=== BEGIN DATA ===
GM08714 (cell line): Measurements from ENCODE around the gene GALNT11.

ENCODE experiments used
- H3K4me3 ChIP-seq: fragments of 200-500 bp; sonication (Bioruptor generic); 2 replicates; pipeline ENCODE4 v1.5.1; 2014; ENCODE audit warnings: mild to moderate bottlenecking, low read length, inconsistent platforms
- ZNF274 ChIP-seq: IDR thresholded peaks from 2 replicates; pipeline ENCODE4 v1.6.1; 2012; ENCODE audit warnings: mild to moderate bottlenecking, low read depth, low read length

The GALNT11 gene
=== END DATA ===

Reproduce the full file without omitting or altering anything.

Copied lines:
GM08714 (cell line): Measurements from ENCODE around the gene GALNT11.

ENCODE experiments used
- H3K4me3 ChIP-seq: fragments of 200-500 bp; sonication (Bioruptor generic); 2 replicates; pipeline ENCODE4 v1.5.1; 2014; ENCODE audit warnings: mild to moderate bottlenecking, low read length, inconsistent platforms
- ZNF274 ChIP-seq: IDR thresholded peaks from 2 replicates; pipeline ENCODE4 v1.6.1; 2012; ENCODE audit warnings: mild to moderate bottlenecking, low read depth, low read length

The GALNT11 gene